We determined the effect of sample size on performance of polygenic hazard score (PHS) models in prostate cancer. Age and genotypes were obtained for 40,861 men from the PRACTICAL consortium. The dataset included 201,590 SNPs per subject, and was split into training and testing sets. Established-SNP models considered 65 SNPs that had been previously associated with prostate cancer. Discovery-SNP models used stepwise selection to identify new SNPs. The performance of each PHS model was calculated for random sizes of the training set. The performance of a representative Established-SNP model was estimated for random sizes of the testing set. Mean HR98/50 (hazard ratio of top 2% to average in test set) of the Established-SNP model increased from 1.73 [95% CI: 1.69-1.77] to 2.41 [2.40-2.43] when the number of training samples was increased from 1 thousand to 30 thousand. Corresponding HR98/50 of the Discovery-SNP model increased from 1.05 [0.93-1.18] to 2.19 [2.16-2.23]. HR98/50 of a representative Established-SNP model using testing set sample sizes of 0.6 thousand and 6 thousand observations were 1.78 [1.70-1.85] and 1.73 [1.71-1.76], respectively. We estimate that a study population of 20 thousand men is required to develop Discovery-SNP PHS models while 10 thousand men should be sufficient for Established-SNP models.

9.
Cancer Epidemiol Biomarkers Prev ; 29(9): 1731-1738, 2020 Sep.
Artigo em Inglês | MEDLINE | ID: mdl-32581112

RESUMO

BACKGROUND: A polygenic hazard score (PHS), the weighted sum of 54 SNP genotypes, was previously validated for association with clinically significant prostate cancer and for improved prostate cancer screening accuracy. Here, we assess the potential impact of PHS-informed screening. METHODS: United Kingdom population incidence data (Cancer Research United Kingdom) and data from the Cluster Randomized Trial of PSA Testing for Prostate Cancer were combined to estimate age-specific clinically significant prostate cancer incidence (Gleason score ≥7, stage T3-T4, PSA ≥10, or nodal/distant metastases). Using HRs estimated from the ProtecT prostate cancer trial, age-specific incidence rates were calculated for various PHS risk percentiles. Risk-equivalent age, when someone with a given PHS percentile has prostate cancer risk equivalent to an average 50-year-old man (50-year-standard risk), was derived from PHS and incidence data. Positive predictive value (PPV) of PSA testing for clinically significant prostate cancer was calculated using PHS-adjusted age groups. RESULTS: The expected age at diagnosis of clinically significant prostate cancer differs by 19 years between the 1st and 99th PHS percentiles: men with PHS in the 1st and 99th percentiles reach the 50-year-standard risk level at ages 60 and 41, respectively. PPV of PSA was higher for men with higher PHS-adjusted age. CONCLUSIONS: PHS provides individualized estimates of risk-equivalent age for clinically significant prostate cancer. Screening initiation could be adjusted by a man's PHS. IMPACT: Personalized genetic risk assessments could inform prostate cancer screening decisions.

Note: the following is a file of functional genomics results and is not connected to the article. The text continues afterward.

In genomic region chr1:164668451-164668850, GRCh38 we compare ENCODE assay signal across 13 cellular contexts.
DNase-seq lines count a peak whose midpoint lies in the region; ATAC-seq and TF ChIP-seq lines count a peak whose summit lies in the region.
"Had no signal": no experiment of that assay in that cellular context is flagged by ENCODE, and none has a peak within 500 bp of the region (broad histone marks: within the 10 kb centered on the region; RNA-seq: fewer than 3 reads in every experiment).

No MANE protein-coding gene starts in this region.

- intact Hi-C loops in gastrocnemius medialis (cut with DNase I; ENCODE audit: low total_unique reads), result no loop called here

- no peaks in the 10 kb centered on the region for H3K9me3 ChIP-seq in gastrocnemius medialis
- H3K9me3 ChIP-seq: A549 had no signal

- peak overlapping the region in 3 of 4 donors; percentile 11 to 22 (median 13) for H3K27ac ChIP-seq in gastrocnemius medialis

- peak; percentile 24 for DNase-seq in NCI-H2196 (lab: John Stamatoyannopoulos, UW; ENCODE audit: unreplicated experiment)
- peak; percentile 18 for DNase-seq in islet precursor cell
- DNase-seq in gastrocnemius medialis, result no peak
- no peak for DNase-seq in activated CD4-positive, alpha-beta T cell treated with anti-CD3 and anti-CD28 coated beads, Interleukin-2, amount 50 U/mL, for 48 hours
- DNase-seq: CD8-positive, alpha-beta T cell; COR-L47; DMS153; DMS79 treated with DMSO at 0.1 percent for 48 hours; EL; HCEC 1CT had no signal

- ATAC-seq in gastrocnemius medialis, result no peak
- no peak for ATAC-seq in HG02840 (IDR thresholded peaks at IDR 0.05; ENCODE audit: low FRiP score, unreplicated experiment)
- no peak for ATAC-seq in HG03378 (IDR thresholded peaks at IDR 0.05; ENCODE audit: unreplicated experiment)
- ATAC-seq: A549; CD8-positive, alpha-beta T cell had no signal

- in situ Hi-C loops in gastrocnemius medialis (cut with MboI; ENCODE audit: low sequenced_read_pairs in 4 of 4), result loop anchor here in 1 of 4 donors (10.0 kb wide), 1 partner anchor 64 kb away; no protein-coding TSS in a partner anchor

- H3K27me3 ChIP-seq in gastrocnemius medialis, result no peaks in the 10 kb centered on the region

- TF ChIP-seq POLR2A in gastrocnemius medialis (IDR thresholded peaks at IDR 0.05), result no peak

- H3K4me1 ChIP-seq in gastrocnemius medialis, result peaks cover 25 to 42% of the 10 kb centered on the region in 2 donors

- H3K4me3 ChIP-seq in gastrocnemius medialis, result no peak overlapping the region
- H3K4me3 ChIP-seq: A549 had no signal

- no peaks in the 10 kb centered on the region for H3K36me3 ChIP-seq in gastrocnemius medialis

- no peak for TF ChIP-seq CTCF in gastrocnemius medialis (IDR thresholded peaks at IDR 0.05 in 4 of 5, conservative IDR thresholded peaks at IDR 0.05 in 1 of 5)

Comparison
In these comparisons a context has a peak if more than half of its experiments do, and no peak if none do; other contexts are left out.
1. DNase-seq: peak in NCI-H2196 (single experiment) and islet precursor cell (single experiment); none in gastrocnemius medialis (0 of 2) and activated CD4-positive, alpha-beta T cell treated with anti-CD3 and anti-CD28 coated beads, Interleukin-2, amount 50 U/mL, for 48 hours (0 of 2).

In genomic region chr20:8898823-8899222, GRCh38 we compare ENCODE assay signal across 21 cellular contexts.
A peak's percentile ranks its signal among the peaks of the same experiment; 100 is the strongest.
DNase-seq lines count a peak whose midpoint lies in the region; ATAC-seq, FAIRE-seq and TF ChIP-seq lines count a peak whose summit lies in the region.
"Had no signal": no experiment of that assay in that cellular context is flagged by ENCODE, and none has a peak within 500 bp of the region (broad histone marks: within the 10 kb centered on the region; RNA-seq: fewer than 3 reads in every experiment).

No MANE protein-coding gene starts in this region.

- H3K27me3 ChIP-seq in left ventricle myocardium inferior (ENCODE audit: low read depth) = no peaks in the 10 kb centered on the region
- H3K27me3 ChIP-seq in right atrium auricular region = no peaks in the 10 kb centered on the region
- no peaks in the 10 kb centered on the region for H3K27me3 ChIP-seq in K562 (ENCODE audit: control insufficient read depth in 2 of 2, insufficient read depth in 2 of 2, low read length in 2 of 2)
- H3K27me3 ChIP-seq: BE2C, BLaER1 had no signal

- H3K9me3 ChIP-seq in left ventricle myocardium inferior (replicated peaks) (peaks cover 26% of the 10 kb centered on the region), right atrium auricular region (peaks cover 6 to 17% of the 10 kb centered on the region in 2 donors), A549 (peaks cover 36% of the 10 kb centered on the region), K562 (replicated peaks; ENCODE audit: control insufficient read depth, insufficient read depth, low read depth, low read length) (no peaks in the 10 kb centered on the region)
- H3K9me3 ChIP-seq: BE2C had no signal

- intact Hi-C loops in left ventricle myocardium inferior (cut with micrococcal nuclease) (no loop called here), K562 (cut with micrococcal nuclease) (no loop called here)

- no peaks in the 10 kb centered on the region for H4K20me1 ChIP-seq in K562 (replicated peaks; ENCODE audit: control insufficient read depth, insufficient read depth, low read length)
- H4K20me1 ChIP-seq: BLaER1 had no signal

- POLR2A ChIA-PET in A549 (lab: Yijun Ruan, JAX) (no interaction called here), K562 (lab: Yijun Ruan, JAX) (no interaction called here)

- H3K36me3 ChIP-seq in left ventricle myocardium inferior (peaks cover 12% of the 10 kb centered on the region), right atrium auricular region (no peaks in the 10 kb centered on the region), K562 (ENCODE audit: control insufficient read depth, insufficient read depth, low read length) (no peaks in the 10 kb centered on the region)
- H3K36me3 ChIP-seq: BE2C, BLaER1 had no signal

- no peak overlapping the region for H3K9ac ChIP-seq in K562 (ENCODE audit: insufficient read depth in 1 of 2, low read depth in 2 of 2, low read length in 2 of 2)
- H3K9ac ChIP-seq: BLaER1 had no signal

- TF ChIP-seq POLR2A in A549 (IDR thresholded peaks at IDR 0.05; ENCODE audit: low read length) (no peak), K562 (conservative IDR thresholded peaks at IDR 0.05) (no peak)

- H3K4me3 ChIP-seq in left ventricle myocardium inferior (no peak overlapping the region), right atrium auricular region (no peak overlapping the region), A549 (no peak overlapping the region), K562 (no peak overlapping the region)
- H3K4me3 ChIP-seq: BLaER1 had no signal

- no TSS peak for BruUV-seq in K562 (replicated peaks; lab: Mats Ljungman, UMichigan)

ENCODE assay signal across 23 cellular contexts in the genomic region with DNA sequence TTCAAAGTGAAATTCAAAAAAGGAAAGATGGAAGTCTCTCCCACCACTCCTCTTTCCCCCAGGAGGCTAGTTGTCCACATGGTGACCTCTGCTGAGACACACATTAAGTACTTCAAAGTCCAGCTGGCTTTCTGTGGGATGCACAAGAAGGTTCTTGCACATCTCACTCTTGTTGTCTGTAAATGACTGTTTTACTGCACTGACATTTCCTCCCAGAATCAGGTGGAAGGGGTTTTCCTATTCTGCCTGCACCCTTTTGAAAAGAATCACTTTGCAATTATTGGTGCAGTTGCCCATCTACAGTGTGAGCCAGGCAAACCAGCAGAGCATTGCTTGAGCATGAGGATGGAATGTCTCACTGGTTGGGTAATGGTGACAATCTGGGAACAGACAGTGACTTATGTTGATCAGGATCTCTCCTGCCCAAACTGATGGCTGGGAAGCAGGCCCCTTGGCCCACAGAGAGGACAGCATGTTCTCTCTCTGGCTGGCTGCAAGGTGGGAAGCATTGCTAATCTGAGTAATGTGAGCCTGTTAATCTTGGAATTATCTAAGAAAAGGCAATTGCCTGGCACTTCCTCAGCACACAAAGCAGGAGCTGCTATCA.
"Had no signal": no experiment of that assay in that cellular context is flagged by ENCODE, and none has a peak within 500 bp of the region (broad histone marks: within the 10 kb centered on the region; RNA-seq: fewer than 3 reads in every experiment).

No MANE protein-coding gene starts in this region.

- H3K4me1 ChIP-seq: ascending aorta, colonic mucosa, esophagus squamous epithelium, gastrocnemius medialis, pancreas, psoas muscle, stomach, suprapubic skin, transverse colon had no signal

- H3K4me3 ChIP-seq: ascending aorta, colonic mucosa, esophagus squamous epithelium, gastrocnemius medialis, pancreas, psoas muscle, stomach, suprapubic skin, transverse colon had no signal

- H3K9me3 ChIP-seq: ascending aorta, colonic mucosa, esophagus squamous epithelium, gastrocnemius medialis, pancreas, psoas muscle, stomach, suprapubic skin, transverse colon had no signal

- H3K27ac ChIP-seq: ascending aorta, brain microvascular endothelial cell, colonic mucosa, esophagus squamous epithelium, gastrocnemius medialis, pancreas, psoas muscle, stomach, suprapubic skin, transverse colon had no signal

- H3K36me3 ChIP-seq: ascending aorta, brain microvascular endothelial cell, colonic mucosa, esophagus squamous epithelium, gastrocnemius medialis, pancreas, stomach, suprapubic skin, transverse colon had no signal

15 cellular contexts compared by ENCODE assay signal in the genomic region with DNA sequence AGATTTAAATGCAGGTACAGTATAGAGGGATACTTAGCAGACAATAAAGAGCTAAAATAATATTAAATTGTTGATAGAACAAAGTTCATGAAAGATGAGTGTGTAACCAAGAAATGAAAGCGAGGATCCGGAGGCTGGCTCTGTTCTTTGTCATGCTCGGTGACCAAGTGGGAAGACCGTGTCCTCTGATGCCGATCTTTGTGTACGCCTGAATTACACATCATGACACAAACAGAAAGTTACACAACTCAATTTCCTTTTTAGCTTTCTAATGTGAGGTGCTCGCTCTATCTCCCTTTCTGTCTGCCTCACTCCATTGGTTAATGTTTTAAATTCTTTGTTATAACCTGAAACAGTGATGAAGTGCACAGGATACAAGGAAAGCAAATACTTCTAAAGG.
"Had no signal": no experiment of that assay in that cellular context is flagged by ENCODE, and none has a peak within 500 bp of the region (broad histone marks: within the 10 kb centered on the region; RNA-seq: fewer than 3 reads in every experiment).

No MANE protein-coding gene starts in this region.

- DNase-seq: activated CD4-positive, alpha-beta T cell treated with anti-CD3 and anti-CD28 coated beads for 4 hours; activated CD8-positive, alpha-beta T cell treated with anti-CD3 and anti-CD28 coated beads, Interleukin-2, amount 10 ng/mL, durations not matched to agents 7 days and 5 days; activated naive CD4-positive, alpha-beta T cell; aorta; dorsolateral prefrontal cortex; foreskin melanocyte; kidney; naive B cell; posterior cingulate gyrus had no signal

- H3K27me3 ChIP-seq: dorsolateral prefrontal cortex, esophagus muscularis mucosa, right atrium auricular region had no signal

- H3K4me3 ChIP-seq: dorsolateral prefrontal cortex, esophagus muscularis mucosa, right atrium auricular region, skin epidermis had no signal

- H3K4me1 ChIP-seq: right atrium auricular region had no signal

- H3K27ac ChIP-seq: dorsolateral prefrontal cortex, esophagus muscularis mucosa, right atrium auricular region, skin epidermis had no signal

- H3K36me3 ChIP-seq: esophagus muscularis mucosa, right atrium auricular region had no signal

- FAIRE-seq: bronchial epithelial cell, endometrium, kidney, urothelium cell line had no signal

10.
J Med Genet ; 2020 Jun 22.
Artigo em Inglês | MEDLINE | ID: mdl-32571901

RESUMO

Constitutional pathogenic variants in TP53 are associated with Li-Fraumeni syndrome or the more recently described heritable TP53-related cancer syndrome and are associated with increased lifetime risks of a wide spectrum of cancers. Due to the broad tumour spectrum, surveillance for this patient group has been limited. To date, the only recommendation in the UK has been for annual breast MRI in women; however, more recently, a more intensive surveillance protocol including whole-body MRI (WB-MRI) has been recommended by International Expert Groups. To address the gap in surveillance for this patient group in the UK, the UK Cancer Genetics Group facilitated a 1-day consensus meeting to discuss a protocol for the UK. Using a preworkshop survey followed by structured discussion on the day, we achieved consensus for a UK surveillance protocol for TP53 carriers to be adopted by UK Clinical Genetics services. The key recommendations are for annual WB-MRI and dedicated brain MRI from birth, annual breast MRI from 20 years in women and three-four monthly abdominal ultrasound in children along with review in a dedicated clinic.